iOS 4 and 5 introduced the ability to switch apps quickly, allowing limited multi-tasking for certain classes of background-able app activity and notifications that were not modal. That limited multi-tasking and those non-modal notifications could have been enough to enable the iPhone 4S to handle this "incoming call while recording" situation gracefully, but they were not used to handle this situation gracefully.

What happened with this interaction between video recording and incoming phone calls, then?

Whether this is an oversight, an intentional trade-off choice (perhaps for reasons of scope), or a bug, the iPhone 4S with iOS 5.1’s behavior here is probably just inherited from iOS’ single-tasking, modal notification legacy.

I’d hope that this issue is on their list of things to address as they evolve from their legacy. I suspect that pursuing anything like the blue-sky scenario above would require significantly re-working the multi-tasking framework that they introduced in iOS 4, and, given Apple’s history in dealing with users’ potential desire for flexibility, that doesn’t seem likely to be a high priority.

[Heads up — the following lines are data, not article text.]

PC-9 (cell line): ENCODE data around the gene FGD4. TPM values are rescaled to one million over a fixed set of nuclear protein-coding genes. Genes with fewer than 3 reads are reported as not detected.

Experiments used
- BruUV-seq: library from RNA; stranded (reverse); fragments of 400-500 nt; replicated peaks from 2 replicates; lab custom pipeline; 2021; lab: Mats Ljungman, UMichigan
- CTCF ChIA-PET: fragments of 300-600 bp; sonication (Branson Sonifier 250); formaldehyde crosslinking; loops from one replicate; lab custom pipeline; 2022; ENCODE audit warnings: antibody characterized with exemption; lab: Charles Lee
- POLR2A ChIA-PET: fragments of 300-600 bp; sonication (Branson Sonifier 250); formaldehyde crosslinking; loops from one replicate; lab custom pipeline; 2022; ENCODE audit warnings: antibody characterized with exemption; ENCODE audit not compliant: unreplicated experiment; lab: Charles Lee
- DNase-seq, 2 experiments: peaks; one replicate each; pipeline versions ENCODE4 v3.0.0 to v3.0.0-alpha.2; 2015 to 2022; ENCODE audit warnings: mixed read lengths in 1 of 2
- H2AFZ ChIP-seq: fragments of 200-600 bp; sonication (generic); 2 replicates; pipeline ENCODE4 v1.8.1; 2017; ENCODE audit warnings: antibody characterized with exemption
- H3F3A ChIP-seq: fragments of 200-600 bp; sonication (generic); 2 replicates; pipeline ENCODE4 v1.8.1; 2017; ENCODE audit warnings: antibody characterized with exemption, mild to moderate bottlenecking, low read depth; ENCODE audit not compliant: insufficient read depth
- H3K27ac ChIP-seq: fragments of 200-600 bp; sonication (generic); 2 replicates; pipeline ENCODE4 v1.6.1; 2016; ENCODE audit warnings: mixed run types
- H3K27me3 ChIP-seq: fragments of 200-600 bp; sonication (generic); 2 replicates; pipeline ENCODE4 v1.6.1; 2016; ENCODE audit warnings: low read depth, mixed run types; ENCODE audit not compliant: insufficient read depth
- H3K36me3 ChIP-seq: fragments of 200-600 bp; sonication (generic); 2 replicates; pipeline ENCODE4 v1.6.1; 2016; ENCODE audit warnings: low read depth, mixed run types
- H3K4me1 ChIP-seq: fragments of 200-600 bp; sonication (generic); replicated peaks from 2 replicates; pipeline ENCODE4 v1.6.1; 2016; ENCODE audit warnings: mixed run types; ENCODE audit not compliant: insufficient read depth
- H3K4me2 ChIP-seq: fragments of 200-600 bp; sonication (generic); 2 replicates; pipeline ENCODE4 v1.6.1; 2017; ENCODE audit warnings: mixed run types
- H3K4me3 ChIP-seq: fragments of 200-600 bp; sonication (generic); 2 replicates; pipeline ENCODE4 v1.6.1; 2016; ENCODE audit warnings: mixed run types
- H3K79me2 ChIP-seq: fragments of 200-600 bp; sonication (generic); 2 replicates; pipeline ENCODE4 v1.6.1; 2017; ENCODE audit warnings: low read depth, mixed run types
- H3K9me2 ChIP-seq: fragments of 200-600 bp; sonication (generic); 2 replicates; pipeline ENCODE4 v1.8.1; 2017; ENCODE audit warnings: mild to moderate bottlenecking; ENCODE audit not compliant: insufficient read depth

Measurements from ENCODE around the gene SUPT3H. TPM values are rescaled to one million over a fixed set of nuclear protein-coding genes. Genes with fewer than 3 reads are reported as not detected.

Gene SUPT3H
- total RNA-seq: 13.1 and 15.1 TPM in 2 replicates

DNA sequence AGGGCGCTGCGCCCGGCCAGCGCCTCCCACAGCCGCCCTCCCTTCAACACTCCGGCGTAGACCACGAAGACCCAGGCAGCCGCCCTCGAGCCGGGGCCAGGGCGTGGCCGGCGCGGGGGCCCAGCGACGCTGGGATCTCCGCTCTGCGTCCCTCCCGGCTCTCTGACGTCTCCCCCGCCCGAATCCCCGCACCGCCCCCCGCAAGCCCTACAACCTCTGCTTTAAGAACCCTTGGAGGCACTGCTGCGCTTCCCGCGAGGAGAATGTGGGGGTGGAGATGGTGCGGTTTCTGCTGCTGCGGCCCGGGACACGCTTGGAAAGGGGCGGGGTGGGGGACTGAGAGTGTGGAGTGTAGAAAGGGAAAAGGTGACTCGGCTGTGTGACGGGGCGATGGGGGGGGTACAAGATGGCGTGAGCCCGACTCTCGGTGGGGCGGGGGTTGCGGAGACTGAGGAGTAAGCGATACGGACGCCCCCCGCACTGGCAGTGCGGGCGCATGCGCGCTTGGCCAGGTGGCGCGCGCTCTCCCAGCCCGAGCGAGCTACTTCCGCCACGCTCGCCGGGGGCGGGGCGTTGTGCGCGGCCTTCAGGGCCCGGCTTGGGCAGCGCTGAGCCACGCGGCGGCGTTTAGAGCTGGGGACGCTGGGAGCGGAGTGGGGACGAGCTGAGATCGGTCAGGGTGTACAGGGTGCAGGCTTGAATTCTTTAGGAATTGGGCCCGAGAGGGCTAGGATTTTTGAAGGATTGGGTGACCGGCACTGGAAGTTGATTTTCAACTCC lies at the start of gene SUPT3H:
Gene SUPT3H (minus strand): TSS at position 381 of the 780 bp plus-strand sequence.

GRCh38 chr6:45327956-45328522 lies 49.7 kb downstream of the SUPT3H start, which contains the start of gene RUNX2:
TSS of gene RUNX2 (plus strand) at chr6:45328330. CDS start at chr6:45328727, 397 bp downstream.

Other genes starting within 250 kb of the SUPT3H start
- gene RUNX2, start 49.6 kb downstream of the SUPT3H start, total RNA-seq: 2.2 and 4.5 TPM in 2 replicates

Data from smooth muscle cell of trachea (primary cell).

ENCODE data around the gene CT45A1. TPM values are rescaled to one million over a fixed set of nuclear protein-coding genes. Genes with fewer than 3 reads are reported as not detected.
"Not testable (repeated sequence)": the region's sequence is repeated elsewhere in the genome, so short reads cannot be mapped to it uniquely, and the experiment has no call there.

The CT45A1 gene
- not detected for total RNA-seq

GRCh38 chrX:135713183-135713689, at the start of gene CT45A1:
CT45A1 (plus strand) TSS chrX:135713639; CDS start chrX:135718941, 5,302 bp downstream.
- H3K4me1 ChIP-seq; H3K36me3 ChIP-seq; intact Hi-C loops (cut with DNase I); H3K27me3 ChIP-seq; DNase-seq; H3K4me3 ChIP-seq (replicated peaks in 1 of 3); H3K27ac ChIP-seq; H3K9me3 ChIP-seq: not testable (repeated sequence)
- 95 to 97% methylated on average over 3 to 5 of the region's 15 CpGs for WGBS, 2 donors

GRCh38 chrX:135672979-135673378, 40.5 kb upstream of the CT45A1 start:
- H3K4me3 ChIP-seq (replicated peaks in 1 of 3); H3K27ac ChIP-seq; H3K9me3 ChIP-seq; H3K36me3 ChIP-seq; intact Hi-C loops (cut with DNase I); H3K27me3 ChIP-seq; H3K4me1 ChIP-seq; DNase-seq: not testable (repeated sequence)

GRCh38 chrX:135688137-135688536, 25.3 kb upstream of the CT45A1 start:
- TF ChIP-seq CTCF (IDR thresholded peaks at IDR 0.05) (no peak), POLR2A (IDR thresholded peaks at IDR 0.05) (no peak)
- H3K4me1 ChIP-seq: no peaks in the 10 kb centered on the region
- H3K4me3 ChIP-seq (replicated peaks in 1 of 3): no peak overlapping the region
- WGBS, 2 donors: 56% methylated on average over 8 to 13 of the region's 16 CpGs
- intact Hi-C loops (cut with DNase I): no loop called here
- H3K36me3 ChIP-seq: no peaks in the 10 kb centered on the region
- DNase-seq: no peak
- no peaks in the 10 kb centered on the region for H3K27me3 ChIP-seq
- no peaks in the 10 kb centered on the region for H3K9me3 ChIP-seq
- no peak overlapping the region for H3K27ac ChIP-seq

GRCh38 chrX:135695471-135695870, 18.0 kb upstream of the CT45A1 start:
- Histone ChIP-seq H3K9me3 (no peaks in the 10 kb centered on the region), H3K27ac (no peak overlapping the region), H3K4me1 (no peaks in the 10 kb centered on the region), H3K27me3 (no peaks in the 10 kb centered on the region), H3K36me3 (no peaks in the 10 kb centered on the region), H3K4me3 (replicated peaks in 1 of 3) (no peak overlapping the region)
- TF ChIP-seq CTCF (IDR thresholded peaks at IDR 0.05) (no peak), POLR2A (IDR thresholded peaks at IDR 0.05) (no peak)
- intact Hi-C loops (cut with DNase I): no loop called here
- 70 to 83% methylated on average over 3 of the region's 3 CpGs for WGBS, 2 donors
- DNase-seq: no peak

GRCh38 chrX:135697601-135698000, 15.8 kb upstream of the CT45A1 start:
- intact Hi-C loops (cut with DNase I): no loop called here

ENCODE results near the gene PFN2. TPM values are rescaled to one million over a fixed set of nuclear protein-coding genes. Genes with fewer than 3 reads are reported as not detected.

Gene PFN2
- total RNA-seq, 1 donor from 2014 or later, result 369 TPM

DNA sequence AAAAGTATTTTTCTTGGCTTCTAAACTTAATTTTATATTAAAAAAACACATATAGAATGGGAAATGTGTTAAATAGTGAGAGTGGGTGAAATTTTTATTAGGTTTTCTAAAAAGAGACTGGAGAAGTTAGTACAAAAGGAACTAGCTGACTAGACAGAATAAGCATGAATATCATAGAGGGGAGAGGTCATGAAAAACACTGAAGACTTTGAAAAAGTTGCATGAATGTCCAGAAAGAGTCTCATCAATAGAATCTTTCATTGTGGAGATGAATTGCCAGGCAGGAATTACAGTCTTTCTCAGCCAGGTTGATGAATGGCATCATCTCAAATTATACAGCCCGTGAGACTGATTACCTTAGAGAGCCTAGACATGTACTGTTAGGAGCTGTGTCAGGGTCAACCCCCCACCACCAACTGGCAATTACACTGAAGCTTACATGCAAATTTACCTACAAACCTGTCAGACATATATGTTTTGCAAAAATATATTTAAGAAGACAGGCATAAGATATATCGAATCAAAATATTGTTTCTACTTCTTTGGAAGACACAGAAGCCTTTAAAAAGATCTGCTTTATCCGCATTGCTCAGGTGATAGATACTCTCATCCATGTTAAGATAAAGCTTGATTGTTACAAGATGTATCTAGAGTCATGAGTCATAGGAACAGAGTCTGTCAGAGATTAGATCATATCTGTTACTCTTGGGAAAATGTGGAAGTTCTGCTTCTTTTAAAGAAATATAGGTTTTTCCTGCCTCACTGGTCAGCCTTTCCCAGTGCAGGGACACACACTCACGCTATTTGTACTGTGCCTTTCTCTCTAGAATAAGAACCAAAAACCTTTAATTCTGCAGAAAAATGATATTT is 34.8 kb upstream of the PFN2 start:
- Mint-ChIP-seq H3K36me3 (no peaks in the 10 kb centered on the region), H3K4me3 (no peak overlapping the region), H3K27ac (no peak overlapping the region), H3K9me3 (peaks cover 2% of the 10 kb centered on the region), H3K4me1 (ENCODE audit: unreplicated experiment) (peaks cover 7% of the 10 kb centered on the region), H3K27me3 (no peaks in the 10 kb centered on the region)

Android: Options B (Stop Recording ) and C (Stop Recording and Delete Recorded Video)

In contrast to iOS, Android is often touted as the mobile OS for power users and those who are willing to get their hands "dirty" to wrestle it into whatever form they please.

As such, multi-tasking has been among its claimed edges, and its notification drawer has clearly had an influence in iOS 5’s notification system.

And yet, here we have Motorola’s Droids 3 (Android v2.3.4) and 4 (v2.3.6), both stopping their recording process as a call comes in, even if users ignore the call by choosing not to act on the notification at all. The Droid 3 even loses the recording in progress. Thus, Android’s responses in this video recording scenario in versions 2.3.4 and 2.3.6 are options B and C, respectively.